And, of course, money markets are not the only choices. If you don’t expect to need immediate access to your money, CDs, I bonds and government-backed Treasury securities offer opportunities to lock in higher rates at varying maturities.

Those still don’t beat the typical, average return of the stock market, though, and they may not keep up with inflation. So, you don’t want to put all your money there.

You do need a long-term strategy that includes having a plan for what you will do at those times the markets inevitably have a down year.

Mary Ballin, a Certified Financial Planner and Certified Divorce Financial Analyst at Perigon Wealth Management in San Francisco says rebalancing your retirement account will maintain a risk level that suits you.

“You need to sit down with somebody if you don’t feel comfortable doing it yourself,” she advises, “and make sure that what you think is going to happen is actually what’s going to happen.”

Ballin also urges clients to set aside some cash in an emergency fund. Ideally, people should have enough savings to cover three to six months of routine expenses — housing, food, utilities and medical care.

Don’t miss: Are you ready financially for a new year? Here’s how to set yourself up for success in 2024.

For some, less risk makes sense

Avoid tapping your retirement savings unless absolutely necessary. You will have to pay income taxes on funds withdrawn from traditional IRAs (and an additional 10% early-withdrawal penalty if you are aged 59½ or younger).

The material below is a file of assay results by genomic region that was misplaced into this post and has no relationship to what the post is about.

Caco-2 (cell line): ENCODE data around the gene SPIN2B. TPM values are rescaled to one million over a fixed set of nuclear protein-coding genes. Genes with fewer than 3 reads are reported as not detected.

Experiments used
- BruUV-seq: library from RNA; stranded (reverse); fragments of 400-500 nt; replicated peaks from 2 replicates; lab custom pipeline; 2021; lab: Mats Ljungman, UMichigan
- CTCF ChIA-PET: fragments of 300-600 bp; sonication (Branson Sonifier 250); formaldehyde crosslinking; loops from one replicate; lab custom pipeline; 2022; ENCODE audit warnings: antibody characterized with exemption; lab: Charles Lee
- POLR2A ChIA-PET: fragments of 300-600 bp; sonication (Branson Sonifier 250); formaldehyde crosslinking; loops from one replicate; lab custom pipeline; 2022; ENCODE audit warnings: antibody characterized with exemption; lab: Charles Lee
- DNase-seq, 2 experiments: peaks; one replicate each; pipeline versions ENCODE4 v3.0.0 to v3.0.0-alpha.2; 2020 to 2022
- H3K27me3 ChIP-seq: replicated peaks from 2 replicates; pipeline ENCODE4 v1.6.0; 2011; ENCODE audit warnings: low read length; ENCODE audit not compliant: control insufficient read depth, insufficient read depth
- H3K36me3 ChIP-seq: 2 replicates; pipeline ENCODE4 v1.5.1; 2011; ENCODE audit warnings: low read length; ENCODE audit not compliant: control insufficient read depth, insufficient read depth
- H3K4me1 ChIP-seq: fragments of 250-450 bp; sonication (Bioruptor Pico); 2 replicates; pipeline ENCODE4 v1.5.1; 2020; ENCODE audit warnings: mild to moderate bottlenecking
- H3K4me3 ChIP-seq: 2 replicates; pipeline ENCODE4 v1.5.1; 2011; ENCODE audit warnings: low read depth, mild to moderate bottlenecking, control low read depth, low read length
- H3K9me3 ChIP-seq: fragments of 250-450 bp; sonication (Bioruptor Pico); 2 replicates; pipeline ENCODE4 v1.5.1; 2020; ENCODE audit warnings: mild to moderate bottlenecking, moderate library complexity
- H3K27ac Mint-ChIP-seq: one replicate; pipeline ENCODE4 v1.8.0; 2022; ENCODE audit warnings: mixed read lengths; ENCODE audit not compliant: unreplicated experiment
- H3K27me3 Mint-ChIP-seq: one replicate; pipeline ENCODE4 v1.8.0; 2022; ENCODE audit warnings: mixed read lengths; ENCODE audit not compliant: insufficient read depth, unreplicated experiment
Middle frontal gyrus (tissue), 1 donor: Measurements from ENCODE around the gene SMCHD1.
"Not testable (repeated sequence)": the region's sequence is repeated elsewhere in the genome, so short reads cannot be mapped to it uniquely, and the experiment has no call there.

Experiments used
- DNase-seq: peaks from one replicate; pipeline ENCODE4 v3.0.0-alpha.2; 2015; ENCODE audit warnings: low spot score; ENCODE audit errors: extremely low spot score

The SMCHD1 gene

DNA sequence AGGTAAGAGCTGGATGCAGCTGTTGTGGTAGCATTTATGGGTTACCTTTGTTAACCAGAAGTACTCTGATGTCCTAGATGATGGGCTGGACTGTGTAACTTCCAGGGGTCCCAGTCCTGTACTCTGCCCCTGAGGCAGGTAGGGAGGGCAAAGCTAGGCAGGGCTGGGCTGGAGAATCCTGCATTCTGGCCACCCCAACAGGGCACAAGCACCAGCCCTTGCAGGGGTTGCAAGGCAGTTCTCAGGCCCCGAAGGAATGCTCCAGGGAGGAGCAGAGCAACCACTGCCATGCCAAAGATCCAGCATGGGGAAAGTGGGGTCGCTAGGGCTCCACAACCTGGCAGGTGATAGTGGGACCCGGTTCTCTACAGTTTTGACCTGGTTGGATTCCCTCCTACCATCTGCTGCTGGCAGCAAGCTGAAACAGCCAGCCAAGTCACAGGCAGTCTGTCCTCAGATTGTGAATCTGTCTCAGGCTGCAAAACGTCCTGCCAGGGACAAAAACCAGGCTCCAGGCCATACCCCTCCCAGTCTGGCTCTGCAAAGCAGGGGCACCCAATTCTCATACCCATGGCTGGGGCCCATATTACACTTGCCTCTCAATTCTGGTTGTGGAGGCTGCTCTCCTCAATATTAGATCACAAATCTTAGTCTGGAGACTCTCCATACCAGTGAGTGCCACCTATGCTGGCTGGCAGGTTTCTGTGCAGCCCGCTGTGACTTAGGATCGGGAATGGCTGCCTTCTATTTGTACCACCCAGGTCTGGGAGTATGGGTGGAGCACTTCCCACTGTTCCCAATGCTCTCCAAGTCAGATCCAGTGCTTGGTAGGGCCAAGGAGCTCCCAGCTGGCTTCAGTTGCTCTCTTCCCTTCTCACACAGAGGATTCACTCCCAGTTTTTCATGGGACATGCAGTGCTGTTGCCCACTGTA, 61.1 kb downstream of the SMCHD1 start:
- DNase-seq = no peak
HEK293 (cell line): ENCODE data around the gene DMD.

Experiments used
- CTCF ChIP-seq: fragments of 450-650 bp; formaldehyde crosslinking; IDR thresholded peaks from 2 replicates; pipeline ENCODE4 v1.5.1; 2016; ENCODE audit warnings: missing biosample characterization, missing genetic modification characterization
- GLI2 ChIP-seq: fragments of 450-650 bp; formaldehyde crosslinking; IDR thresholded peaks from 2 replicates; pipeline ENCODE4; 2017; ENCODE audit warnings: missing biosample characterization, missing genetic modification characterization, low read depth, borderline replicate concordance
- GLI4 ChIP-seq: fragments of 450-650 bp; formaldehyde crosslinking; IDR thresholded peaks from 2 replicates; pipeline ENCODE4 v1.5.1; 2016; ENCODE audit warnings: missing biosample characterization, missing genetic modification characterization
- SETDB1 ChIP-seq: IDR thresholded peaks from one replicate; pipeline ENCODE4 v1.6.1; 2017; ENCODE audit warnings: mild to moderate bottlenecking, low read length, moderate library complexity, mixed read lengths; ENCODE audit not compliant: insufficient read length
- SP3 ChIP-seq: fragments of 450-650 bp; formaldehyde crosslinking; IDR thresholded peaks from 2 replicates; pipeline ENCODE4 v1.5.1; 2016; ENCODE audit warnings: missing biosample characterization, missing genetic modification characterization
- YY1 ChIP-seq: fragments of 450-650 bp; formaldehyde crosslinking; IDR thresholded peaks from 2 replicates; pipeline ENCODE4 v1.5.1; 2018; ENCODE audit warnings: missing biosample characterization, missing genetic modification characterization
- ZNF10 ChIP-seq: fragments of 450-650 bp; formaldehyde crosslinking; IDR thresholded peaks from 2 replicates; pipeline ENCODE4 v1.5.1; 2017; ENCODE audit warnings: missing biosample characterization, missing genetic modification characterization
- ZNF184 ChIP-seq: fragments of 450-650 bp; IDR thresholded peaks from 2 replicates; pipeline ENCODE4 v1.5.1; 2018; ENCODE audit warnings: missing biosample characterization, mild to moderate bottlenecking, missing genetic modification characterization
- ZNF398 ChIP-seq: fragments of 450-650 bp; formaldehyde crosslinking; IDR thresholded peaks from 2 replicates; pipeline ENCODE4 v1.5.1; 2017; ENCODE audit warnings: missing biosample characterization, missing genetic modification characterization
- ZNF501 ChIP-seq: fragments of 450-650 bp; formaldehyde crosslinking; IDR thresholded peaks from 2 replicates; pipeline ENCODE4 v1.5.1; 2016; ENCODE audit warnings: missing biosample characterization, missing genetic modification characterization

For those well-thought-out investment strategies, this may well be a time to wait it out — to do nothing despite a couple of years of market returns that were most likely not as good as interest on a (truly) high-yield savings account would have been.

The other case for tweaking your investments? If you’re at or ahead of the amount that spells financial independence. “If you’ve won the game, you don’t need to take as much risk as if you have a long way to go to get to financial independence,” says Allan Roth, founder of Wealth Logic, an investment advisory and financial planning firm in Colorado Springs.

He’s built a 30-year ladder with Treasury inflation-protected securities (TIPS), a proposition suggested to him by a reader. A ladder is a portfolio of bonds that mature on different dates, to provide some protection from moves in interest rates. Simple, but not easy. Still, it is theoretically a way to get a certain minimum interest rate on part of your investments.

Read next: 4 ways you can improve your finances before New Year’s Day

Actual interest rates are going to vary, depending on what kind of account you choose, the maturity and investment amount. But if you’re getting anything less than 4% (Long’s benchmark) on money that you’ve parked at a financial institution, it’s time to find a different parking space.

Bev O’Shea is a freelance writer specializing in personal finance topics. She is a mother of two adult children and lives in Georgia with her husband, cockapoo and calico. Read more of her work at

This article is reprinted by permission from, ©2023 Twin Cities Public Television, Inc. All rights reserved.